Also in Rockville you can go to Eatsy's it's fantastic and different... there's a 6.00 all you can eat pizza/salad/dessert place near the NRC building about 1 or 2 blocks west or so just ask around for it... also a great middle eastern place diagonal across from that blding too and also Ize's is in that same plaza (bagels etc...)

Goodluck... and let me know if you bump into any inexpensive great finds since we just moved down here as well. Thanks again. Goodluck and welcome to the area.

Stacey C-Anonymouze@aol.com

*Censorship ends in logical completeness when nobody is allowed to read any books except the books that nobody reads!-G. B. SHAW

JUST say NO... to CENSORSHIP*!

Also member of LinkedIn, Erexchange and DonRockwell.

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Breakfasts at the Court itself aren't bad--Angie makes a mean eggs and cheese sandwich. Plus employees get a discount.

Don't eat at the Senate (or the House.)

Cheap eats for breakfast and lunch can be had at Jimmy T's--East Capitol and 5th Street SE.

There isn't a lot of good grocery shopping right near the Court--Eastern Market can be pricey.

Sonoma on Pennsylvania Avenue can be done for a reasonable price if you order carefully.

Good luck!

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The bad news is that Capitol Hill something of a fine dining wasteland. The good news is that, because the workforce on the Hill is overwhelmingly young and government -alaried, there is a virtually endless supply of burgers and ethnic at a quality somewhere between shopping mall food court (and if you want one of those, Union Station is steps away. I like Wingmasters) and a restaurant you'd really go out of your way to go to, at a price you can afford on, say, a mid-level Congressional staffers salary. Lots of happy hours, too.

Slightly more expensive and bringing a little panache to the Hill: Belga Cafe, on 8th st. near the Marine Barracks; Sonoma Grill on Pennsylvania Avenbue on the House side (not far from you, I believ) and Montmartre, right next to Eastern Market.

Speaking of Eastern Market, the produce there is really only worth hunting down on weekends; during the week you're paying premium prices for standard produce at the regular stalls, whereas the farmers come out on weekends. I seem to recall a good and inexpensive Salvadoran/Mex carryout across the street, for cheap eats. These cheese guy is pretty good, I like Union Butcher a lot, and you can get good fowl of many varieties. Avoid the fishmonger.

There's a pretty good wine shop, Schneiders, not far from the Court, at third and Mass.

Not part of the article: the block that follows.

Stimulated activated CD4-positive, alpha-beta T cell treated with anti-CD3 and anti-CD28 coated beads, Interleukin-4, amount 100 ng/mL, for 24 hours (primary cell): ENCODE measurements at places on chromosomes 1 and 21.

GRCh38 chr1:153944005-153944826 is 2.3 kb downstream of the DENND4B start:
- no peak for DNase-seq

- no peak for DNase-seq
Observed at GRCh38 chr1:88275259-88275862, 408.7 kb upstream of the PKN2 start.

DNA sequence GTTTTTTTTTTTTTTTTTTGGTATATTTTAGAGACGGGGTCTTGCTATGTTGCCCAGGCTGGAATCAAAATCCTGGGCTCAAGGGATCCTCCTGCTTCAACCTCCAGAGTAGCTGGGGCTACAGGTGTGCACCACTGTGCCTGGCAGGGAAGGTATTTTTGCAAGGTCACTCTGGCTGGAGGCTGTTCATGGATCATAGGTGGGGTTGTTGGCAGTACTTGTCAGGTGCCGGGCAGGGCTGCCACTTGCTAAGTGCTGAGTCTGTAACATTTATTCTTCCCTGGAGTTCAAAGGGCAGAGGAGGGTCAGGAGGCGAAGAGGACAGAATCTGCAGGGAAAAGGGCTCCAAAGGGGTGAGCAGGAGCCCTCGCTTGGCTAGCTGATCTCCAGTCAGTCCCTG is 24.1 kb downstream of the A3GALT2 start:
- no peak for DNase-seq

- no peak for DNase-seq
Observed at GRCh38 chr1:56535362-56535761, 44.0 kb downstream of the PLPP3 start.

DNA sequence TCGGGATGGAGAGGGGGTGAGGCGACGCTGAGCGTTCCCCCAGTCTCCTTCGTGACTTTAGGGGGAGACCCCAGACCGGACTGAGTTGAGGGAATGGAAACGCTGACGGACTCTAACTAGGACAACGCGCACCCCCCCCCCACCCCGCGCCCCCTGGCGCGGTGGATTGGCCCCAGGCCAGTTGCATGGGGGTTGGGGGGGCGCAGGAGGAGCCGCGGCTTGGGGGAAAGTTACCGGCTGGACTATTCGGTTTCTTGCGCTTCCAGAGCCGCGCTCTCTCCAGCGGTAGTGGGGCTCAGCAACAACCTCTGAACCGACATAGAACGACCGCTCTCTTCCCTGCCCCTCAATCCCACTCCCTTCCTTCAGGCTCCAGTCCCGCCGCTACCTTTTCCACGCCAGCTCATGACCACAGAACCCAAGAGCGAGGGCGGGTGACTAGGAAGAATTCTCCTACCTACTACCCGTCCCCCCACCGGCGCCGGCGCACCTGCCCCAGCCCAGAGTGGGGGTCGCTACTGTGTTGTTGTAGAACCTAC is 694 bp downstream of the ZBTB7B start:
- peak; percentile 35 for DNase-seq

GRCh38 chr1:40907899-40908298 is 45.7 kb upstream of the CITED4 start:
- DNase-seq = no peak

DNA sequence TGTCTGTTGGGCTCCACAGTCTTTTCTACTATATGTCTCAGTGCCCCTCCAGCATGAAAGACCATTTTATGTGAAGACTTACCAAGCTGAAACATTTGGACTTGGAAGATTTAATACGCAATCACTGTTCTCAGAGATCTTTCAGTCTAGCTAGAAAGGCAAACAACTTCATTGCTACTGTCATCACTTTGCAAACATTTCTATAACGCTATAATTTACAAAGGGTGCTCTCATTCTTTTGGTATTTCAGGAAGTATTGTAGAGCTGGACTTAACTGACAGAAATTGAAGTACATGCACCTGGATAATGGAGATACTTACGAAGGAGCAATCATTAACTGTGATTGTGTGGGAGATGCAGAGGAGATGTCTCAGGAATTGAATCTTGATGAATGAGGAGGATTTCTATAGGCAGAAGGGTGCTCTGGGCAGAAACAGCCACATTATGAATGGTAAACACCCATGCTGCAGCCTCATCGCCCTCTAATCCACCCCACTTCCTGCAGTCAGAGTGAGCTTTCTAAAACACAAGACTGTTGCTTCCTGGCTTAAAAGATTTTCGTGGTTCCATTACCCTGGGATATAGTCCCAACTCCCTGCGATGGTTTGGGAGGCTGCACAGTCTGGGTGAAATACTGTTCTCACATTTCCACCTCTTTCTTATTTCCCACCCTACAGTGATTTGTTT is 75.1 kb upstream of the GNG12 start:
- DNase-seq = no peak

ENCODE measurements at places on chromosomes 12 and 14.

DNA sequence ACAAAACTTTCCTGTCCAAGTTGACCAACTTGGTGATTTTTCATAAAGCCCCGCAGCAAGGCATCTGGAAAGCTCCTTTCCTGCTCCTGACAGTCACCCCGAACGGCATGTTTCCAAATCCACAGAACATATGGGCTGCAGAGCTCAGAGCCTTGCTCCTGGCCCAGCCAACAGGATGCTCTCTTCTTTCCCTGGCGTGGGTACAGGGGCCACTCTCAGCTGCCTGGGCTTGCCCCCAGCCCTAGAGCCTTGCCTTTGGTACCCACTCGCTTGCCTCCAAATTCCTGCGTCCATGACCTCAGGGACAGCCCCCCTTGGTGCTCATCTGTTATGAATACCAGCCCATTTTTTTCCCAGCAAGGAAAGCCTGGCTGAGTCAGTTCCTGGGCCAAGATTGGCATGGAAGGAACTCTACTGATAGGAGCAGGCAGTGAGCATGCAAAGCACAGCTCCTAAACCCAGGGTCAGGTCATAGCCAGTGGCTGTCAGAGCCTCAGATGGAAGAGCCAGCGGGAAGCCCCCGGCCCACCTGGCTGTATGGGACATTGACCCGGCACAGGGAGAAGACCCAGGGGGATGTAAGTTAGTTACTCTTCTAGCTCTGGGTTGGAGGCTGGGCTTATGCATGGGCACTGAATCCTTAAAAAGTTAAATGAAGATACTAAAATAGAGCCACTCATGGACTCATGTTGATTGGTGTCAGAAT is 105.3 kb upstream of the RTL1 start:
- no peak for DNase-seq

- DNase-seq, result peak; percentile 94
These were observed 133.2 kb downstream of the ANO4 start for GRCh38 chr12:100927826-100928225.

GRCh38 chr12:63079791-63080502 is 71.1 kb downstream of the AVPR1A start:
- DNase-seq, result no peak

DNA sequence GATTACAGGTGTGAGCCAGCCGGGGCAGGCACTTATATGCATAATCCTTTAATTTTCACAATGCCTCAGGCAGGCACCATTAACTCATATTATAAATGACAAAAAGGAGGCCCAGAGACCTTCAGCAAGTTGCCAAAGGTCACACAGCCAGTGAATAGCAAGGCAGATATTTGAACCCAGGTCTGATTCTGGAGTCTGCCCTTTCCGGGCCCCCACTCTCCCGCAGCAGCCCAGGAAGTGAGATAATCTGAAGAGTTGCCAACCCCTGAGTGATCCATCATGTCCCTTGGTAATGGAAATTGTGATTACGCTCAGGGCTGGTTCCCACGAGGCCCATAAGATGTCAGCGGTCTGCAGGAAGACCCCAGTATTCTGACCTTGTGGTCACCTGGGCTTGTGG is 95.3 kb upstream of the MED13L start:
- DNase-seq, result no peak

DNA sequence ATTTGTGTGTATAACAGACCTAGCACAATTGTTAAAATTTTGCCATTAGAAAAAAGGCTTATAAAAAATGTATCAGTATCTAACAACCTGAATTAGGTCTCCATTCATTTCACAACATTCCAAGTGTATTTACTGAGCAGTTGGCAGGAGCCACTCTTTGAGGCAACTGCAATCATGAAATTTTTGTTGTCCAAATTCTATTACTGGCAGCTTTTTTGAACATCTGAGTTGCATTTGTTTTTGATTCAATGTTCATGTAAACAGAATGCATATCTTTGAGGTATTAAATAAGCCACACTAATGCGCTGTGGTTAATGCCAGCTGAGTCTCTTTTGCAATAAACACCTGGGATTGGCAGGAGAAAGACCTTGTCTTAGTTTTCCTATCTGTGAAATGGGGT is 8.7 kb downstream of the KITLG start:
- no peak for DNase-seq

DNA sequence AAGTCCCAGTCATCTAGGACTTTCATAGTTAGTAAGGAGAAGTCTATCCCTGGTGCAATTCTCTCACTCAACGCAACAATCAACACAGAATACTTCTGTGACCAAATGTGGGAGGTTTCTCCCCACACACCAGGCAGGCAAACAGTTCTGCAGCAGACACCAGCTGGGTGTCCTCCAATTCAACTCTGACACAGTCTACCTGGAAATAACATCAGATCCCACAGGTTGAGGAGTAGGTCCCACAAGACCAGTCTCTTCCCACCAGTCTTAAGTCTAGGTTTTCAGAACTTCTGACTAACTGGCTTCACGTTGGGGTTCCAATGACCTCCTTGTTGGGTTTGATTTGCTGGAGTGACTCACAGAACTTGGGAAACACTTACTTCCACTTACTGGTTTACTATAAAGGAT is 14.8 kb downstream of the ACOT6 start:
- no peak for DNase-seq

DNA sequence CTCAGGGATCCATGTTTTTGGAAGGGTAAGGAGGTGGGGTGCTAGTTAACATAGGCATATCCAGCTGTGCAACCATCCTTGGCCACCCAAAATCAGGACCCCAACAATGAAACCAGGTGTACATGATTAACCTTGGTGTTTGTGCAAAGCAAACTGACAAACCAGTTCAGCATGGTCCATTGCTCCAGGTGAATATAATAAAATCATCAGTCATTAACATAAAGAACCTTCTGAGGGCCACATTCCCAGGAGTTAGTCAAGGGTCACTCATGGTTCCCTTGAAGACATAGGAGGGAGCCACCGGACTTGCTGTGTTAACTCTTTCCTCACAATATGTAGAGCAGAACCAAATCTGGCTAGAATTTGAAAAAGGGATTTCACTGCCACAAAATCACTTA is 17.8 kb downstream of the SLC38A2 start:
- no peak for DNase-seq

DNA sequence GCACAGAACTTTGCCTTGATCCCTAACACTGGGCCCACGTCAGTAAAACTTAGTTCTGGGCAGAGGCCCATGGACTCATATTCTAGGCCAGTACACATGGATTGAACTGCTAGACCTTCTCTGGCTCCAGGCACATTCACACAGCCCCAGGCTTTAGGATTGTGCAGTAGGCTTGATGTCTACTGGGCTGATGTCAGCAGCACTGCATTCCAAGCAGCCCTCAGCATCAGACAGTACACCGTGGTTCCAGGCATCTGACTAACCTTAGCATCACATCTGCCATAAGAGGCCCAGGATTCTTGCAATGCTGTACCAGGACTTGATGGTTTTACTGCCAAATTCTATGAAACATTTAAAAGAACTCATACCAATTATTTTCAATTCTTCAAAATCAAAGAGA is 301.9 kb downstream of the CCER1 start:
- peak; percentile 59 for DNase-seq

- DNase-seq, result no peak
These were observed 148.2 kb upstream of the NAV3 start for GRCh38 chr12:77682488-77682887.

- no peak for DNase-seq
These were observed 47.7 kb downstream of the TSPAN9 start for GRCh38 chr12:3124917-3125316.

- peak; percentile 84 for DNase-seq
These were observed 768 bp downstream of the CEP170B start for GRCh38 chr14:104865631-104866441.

I confess I never thought of heading to Bethesda for good/cheap eats -- a long metro ride for another neighborhood that's considered an underachiever. Better to head out the orange line to Courthouse/Clarendon, I think.

More ideas on an earlier thread here.

I'm on the pavement

Thinking about the government.

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I concur. And think about it: most of what Bethesda has to offer is part of a chain (national or regional). Raku is duplicated in Dupont. Austin Grill is all over the place including Glover Park and downtown. Jaleo - multiple locations. Cosi - millions of locations.

I confess I never thought of heading to Bethesda for good/cheap eats -- a long metro ride for another neighborhood that's considered an underachiever.  Better to head out the orange line to Courthouse/Clarendon, I think.

More ideas on an earlier thread here.

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  • 1 month later...
For shopping, I need a place to get consistent produce at below-Whole-Foods-prices.  A butcher and a great deli would be wonderful as well.  I've looked at the links to grocery stores, but have no idea what is close and how much traveling each of the suggestions would take.

Given that you posted this 2 months ago, you may have your answers already, but I just saw this thread.

There's Eastern Market, which has produce, deli, butcher stands (Markey Poultry is great for chicken and turkey), and a fishmonger, as well as breakfast/lunch stand. On Saturdays and Sundays, it has outdoor produce vendors and a flea market (Sunday is more the flea market day). That's on 7th St., SE, between North Carolina Ave. and C St. It's not a really long walk from where you are, but it depends on how much you're carrying. The owner of Canales Deli has a Salvadoran/Mexican carryout with a little seating across the street (Tortilla Cafe).

There is a producers' only farmers' market at 6th and H, NE, which is walkable from where you are. It's open Saturday mornings, but I'm not sure how far into the fall that runs. (The Eastern Market produce vendors are not necessarily producers and prices can be high, though they bring in good-quality produce from the region.)

There is also a wholesale farmer's market (also meats, etc.) which sells to the public up around Florida Ave. and 6th NE, but it really requires a car to get there: http://www.pps.org/great_public_spaces/one...d=224&type_id=0. Litteri's is a great little Italian market right nearby.